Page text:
Giving USA 2008 Report: Not All Doom and Gloom

June 25th, 2009

The breadth and scope of American philanthropy remains unparalleled in this world. Giving USA released its summary of giving for 2008 on June 10, 2009, and we report here from the June 11, 2009 “Non Profit Times” report by Mark Hrywna . Overall the results show a downward trend when compared to previous giving, yet herein, I excerpt from the report to show many of the details and to focus upon the positive notes. Visualization is a powerful tool, thus the focus of this edited piece. (Italics are ours for emphasis.) Go to GivingUSA.org for the full report

“Overall giving in the United States declined last year by 2 percent, the largest drop since records have been kept and the first since 1987. Giving by individuals again made up about three-quarters of all giving but declines in foundation endowments and grantmaking might make for an even more challenging environment for next year’s report.

The $307.65 billion estimate in giving last year represents a decline of $6.42 billion, or 2 percent, but 5.7 percent when adjusted for inflation, the largest drop recorded since Giving USA has been keeping track of America’s donations. Total giving was still estimated to be around 2.2 percent of Gross Domestic Product (GDP)….

‘There was no doubt in anyone’s mind that charitable giving would be down,’ said Del Martin, chair of Giving USA Foundation. ‘However, what we find remarkable is that individuals, corporations and foundations still provided more than $307 billion, despite the economic conditions,’ she said.

‘It would have been easy to say ‘not this year’ when appeals came their way and we definitely did see belt-tightening. This drop in giving meant that nonprofits have had to do more with less over the last year, but it could have been worse,’ she said.

The only subsectors that experienced an increase last year were religion, public society-benefit and international affairs while foundations and human services saw the largest declines:

  • Religion, $106.89 billion, +5.5 percent (1.6 percent inflation adjusted)
  • Education, $40.94 billion, -5.5 percent (-9 percent)
  • Foundation, $32.65 billion, -19.2 percent (-22.2 percent)
  • Human services, $25.88 billion, -12.7 percent (-15.9 percent)
  • Public society benefit, $23.88 billion, +5.4 percent (+1.5 percent)
  • Health, $21.64 billion, -6.5 percent (-10 percent)
  • International affairs, $13.3 billion, +0.6 percent (-3.1 percent)
  • Arts/culture/humanities, $12.79 billion, -6.4 percent (-9.9 percent)
  • Environment/animal, $6.58 billion, -5.5 percent (-9 percent)….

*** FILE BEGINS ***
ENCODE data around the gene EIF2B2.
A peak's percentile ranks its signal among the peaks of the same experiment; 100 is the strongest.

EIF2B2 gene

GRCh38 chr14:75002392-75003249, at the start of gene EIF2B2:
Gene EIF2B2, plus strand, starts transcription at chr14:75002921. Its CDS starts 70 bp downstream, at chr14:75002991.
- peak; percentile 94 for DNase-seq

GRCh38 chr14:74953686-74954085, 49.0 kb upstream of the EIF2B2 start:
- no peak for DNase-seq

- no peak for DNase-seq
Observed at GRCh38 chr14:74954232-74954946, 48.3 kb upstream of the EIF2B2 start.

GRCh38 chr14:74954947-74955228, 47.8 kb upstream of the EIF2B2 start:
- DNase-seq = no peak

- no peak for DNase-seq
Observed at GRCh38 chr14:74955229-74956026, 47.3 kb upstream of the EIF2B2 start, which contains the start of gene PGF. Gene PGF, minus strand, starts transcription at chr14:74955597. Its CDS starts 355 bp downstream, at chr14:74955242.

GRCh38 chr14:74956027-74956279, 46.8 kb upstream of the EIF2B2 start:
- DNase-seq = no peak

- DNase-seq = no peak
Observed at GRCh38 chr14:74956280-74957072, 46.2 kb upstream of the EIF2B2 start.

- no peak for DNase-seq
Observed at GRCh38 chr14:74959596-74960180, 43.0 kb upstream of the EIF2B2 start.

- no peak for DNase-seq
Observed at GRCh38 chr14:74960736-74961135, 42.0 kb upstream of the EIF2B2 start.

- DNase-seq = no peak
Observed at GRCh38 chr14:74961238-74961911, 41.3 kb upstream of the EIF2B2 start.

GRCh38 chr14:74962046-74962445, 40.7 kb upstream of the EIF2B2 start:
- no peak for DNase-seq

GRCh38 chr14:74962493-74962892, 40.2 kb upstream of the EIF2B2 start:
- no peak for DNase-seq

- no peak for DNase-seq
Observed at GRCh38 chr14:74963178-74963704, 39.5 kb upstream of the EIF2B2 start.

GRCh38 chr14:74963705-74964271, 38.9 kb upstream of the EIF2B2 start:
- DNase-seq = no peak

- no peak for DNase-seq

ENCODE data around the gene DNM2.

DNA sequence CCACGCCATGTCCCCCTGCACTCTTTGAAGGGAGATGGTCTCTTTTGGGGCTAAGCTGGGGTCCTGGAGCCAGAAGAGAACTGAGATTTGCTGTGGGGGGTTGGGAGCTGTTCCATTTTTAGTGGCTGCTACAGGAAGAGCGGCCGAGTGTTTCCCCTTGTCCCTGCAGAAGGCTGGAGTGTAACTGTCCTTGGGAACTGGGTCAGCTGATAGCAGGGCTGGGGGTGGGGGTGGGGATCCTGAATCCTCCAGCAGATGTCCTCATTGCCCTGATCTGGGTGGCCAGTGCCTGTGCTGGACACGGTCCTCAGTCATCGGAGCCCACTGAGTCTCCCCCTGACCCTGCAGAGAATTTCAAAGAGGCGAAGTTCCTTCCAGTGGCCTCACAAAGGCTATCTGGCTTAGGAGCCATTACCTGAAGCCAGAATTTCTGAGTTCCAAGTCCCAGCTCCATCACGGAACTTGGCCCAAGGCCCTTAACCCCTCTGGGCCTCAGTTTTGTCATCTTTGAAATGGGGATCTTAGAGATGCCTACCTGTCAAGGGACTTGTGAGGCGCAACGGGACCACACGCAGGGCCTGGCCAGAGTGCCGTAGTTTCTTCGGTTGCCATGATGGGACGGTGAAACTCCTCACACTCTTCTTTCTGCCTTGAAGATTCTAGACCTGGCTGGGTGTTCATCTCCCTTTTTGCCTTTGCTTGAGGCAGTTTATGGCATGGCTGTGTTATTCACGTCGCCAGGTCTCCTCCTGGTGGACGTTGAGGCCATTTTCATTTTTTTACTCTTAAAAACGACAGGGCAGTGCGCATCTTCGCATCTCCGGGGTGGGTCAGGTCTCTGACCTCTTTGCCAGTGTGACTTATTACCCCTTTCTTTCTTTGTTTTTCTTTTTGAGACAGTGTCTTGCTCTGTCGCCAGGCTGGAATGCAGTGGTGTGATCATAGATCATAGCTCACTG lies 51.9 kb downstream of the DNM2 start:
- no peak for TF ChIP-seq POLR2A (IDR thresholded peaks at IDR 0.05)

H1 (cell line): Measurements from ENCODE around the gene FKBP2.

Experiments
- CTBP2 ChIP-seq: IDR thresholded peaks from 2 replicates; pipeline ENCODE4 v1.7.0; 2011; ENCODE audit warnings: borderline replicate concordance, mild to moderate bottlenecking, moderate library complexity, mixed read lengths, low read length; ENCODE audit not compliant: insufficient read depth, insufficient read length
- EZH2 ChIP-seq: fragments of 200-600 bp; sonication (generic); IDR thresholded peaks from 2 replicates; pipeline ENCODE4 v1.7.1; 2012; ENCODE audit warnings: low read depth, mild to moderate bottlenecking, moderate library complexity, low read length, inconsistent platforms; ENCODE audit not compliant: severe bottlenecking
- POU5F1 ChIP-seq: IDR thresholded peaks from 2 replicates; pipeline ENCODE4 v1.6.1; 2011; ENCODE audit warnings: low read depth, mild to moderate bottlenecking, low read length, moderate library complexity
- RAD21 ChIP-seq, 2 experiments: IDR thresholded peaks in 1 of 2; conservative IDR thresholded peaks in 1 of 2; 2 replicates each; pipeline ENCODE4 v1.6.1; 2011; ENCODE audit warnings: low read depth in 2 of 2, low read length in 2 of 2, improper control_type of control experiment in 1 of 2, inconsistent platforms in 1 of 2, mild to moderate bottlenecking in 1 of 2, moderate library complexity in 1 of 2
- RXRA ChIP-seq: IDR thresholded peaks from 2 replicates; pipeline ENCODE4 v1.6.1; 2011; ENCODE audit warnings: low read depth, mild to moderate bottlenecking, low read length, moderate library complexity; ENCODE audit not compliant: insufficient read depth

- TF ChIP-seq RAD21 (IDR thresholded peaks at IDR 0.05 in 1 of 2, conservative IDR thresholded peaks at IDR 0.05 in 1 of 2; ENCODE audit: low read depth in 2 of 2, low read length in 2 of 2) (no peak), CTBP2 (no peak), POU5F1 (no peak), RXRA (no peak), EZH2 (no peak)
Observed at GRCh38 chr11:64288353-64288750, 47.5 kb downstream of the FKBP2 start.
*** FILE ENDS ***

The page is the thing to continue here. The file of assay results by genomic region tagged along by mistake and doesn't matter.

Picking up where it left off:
Though education saw a drop, it still accounted for 13 percent of all charitable dollars, second only to religion at 35 percent….

Giving USA’s education subsector includes libraries and reading programs, in addition to higher education and private schools, (John) Lippincott (Vice President, Council for the Advancement and Support for Education) said, but a 5.5-percent drop when higher education has been averaging 7-percent increases would still represent a major decline. A the same time, he said a 5.5-percent dip in this economic environment actually sounds pretty good relative to declines in the stock market and GDP against rising the unemployment rate. ‘While nobody likes to see a decline, on the other hand, if you look at the continued return that fundraising provides to educational organizations, it’s still an incredible good investment,’ Lippincott said.

One encouraging aspect of the report is that giving is estimated to remain at 2.2 percent of GDP, said Elizabeth Boris, director of the Center on Nonprofits and Philanthropy at The Urban Institute in Washington, D.C. ‘We’ve maintained the level of effort,’ for the past 10 years, she said, adding that between 1972 and 1996, giving was estimated to be less than 2 percent of GDP.

‘The dip in individual giving was expected, but the surprise for some will be that foundation giving stayed relatively stable,‘ said Boris….

There is little doubt that 2009 will continue to be a challenging year as well, Lippincott said, but if historical patterns hold — a big if, he concedes — a comeback in giving might be rapid and significant as people retain confidence in the economy and their financial situations.

The annual estimates in Giving USA are based on econometric studies using tax data, government estimates for economic indicators, and information from other research institutions. Sources of data used in the estimates include the Internal Revenue Service, Bureau of Economic Analysis, Foundation Center, Independent Sector, Council for Aid to Education, National Center for Charitable Statistics at the Urban Institute and National Council of Churches of Christ.”
Excerpts by Robin E. Williams

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